Gacy exhumations help identify another unrelated victim

24 Sep 2015 | Author: | No comments yet »

Chicago Serial Killer Exhumations Help Identify Unrelated Murder Victim In San Francisco.

CHICAGO — An effort to identify remains of young men killed by John Wayne Gacy in the 1970s has led to a break in the case of a teenager found shot to death in San Francisco 36 years ago, the latest in nearly a dozen cases either advanced or closed by the attempt to match DNA with exhumed Gacy victims. Andre Drath was just 16 when he left home in Chicago for San Francisco and was never heard from again, leaving his loved ones in uncertain despair over his fate.SAN FRANCISCO (CBS SF) — The young victim in an unsolved 1979 San Francisco homicide has been identified as a result of an investigation into an infamous Chicago-area serial killer, authorities said today.

The Cook County Sheriff’s office announced Wednesday that DNA tests revealed a “genetic association” between the remains of the teen, Andre “Andy” Drath, and his half-sister, Dr. When Cook County Sheriff Tom Dart reopened the case in 2011 with the goal of learning their names, his office sought DNA samples of family members of Chicago-area boys who vanished in the late 1970s. This led to the identification of one of the eight, William George Bundy, within weeks of the exhumations, but the woman’s DNA did not match any of them. The latest came Wednesday when the sheriff’s office announced they identified a teenager who went missing more than three decades ago, and San Francisco police reactivated their homicide investigation into his death.

The call marked her first step in a journey that culminated this month with a stunning answer to her brother’s fate — and the start of another mystery 2,000 miles away. Gacy, who was executed in 1994, is known to have killed 33 teenage boys and young men in Chicago between 1972 and 1978, but eight of those victims could not be identified at the time.

While Wertheimer’s hunch that her brother had been a victim of Gacy, the monster who dressed as a clown to prey on young boys, proved incorrect, it did lead to closure. The office invited families who thought their missing loved ones could have been murdered by Gacy to provide DNA samples that could be compared with the victims’. Dart’s nationwide call for DNA samples came after investigators determined Gacy had traveled far more than previously known, meaning his victims could have come from as far away as California or Canada. “The very nature of this, it’s always going to be a bit of a long shot given the people that he targeted and the breadth of his killing,” Dart said. “When we began this endeavor we were hopeful but not naïve.” The DNA samples from dozens of people with missing relatives also led to police to identify others in unsolved cases, including Daniel Noe, a Peoria, Ill., man who disappeared in 1978 when he was just 21. He took a DNA sample from Wertheimer, 51, who had the same mother as Drath, and waited to see whether her genetic profile matched any of those taken from the victims.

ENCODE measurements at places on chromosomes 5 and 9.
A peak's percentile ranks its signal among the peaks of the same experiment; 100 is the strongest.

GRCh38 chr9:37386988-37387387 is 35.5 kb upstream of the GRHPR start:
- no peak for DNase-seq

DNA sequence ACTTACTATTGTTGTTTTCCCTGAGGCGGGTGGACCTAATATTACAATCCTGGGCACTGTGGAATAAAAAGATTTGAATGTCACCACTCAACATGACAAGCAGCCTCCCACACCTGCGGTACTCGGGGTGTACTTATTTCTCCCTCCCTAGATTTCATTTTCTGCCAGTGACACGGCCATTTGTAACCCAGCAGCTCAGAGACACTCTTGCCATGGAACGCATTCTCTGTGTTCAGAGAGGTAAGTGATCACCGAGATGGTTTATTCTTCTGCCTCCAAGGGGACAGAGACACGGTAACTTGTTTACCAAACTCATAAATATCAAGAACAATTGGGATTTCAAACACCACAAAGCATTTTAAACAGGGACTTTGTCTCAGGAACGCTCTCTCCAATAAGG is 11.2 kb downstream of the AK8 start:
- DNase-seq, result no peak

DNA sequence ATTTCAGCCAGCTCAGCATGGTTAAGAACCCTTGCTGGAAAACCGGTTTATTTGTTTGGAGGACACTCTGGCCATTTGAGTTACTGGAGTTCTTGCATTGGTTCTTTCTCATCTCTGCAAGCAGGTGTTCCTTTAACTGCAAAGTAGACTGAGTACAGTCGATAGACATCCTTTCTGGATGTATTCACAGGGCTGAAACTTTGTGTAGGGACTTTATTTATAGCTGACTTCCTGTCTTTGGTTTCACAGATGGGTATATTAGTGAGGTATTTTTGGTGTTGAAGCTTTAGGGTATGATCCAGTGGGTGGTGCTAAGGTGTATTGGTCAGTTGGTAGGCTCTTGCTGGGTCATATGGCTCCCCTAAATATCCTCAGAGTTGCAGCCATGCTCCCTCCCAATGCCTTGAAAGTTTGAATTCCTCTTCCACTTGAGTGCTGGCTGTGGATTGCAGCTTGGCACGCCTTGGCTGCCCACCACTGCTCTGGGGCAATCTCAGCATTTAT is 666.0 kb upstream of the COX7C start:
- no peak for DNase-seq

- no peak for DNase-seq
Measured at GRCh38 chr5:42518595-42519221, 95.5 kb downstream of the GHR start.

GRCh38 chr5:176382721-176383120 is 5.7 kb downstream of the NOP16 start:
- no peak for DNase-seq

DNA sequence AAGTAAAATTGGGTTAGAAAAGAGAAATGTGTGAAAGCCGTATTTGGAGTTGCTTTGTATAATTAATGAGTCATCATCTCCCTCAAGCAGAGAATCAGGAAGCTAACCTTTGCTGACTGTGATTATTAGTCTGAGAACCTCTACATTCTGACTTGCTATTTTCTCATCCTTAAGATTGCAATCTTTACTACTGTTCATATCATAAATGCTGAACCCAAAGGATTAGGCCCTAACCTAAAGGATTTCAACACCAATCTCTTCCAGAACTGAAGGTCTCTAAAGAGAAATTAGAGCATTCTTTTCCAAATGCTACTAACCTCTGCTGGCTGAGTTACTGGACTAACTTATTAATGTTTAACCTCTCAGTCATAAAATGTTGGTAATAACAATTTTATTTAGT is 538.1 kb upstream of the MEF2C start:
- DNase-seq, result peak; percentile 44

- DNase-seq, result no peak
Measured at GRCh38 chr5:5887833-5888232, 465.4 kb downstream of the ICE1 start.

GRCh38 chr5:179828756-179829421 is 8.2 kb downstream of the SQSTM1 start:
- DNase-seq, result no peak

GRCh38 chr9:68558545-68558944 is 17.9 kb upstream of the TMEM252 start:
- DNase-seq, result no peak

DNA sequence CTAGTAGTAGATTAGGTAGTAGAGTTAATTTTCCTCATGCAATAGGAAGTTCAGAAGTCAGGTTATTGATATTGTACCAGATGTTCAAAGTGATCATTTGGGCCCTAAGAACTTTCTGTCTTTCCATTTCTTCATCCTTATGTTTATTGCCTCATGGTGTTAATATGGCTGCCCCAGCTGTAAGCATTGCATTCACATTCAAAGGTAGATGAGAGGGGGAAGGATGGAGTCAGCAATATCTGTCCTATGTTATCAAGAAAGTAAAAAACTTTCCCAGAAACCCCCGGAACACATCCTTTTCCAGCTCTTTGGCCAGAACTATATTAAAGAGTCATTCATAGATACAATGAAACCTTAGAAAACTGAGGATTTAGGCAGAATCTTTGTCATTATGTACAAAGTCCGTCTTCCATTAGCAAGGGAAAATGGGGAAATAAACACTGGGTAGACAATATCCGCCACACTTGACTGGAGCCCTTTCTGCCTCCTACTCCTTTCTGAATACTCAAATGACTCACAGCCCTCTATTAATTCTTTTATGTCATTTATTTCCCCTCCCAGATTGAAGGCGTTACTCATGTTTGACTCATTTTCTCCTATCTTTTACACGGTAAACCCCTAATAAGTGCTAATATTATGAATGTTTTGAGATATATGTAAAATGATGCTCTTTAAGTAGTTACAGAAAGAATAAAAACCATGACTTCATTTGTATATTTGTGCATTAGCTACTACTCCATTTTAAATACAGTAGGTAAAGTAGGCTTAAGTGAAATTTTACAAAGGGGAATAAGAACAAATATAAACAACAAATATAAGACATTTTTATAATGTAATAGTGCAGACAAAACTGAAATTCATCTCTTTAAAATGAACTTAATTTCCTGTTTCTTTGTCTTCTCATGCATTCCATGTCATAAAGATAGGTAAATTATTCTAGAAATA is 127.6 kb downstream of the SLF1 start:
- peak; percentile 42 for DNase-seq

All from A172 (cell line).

Dental records, an ‘‘Andy’’ tattoo, and records that show the unidentified youth had traveled to San Francisco helped to confirm the identification. ‘‘You should never lose hope in finding your loved one,’’ Wertheimer said in an announcement issued by Dart’s office. ‘‘He could still be living, or at least in your heart can know the peace of bringing him home.’’ In three other cases, DNA samples collected as part of the Gacy probe led to living men, including one in Las Vegas, and another who had been living in Oregon with his spouse and children. He found former missing persons who were still alive, others who had died of natural causes, and three who had died under suspicious or unexplained circumstances.

The investigation has inadvertently illuminated America’s historically poor handling of missing-persons cases and the country’s slipshod system of tracking the unidentified dead — a crisis that the National Institute of Justice has called a “silent mass disaster.” Tens of thousands of people vanish every year, and an estimated 40,000 sets of human remains have gone unidentified. And last year, law-enforcement officials closed a homicide case from 1978, identifying the victim from skeletal remains found in 2008 at a county forest preserve.

So Moran reviewed the original report from the San Francisco Medical Examiner’s Office, and read through Drath’s juvenile records, where he pieced together the boy’s life story. While Wertheimer remained with her father, Drath spent his teens in and out of foster homes and juvenile detention facilities, frequently running away.

It was troubling to think of how easily Drath’s disappearance had fallen through the cracks of a broken system — his unstable home life, his unsupervised arrival in California, his forgotten death, the delayed processing of his remains — and how arbitrarily the pieces had come together.

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